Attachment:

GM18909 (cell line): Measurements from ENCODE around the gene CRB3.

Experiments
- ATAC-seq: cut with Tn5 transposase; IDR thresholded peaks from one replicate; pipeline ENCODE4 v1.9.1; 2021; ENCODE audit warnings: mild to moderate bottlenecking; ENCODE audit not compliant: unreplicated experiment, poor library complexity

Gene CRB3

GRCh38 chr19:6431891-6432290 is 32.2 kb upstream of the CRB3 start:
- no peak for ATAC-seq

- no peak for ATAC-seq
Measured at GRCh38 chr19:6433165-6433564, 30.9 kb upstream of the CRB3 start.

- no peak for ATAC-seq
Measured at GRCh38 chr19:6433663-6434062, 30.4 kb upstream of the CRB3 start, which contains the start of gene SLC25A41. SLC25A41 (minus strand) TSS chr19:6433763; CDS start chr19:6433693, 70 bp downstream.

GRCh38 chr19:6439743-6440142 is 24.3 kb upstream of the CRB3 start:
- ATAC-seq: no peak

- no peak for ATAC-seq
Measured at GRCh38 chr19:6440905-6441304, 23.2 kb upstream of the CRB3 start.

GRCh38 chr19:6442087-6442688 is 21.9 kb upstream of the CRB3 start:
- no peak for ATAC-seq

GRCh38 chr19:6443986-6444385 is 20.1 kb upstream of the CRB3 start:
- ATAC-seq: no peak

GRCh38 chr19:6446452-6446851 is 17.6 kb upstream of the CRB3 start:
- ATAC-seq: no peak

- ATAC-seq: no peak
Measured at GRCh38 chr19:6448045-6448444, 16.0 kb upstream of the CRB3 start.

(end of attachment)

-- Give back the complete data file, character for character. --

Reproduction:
GM18909 (cell line): Measurements from ENCODE around the gene CRB3.

Experiments
- ATAC-seq: cut with Tn5 transposase; IDR thresholded peaks from one replicate; pipeline ENCODE4 v1.9.1; 2021; ENCODE audit warnings: mild to moderate bottlenecking; ENCODE audit not compliant: unreplicated experiment, poor library complexity

Gene CRB3

GRCh38 chr19:6431891-6432290 is 32.2 kb upstream of the CRB3 start:
- no peak for ATAC-seq

- no peak for ATAC-seq
Measured at GRCh38 chr19:6433165-6433564, 30.9 kb upstream of the CRB3 start.

- no peak for ATAC-seq
Measured at GRCh38 chr19:6433663-6434062, 30.4 kb upstream of the CRB3 start, which contains the start of gene SLC25A41. SLC25A41 (minus strand) TSS chr19:6433763; CDS start chr19:6433693, 70 bp downstream.

GRCh38 chr19:6439743-6440142 is 24.3 kb upstream of the CRB3 start:
- ATAC-seq: no peak

- no peak for ATAC-seq
Measured at GRCh38 chr19:6440905-6441304, 23.2 kb upstream of the CRB3 start.

GRCh38 chr19:6442087-6442688 is 21.9 kb upstream of the CRB3 start:
- no peak for ATAC-seq

GRCh38 chr19:6443986-6444385 is 20.1 kb upstream of the CRB3 start:
- ATAC-seq: no peak

GRCh38 chr19:6446452-6446851 is 17.6 kb upstream of the CRB3 start:
- ATAC-seq: no peak

- ATAC-seq: no peak
Measured at GRCh38 chr19:6448045-6448444, 16.0 kb upstream of the CRB3 start.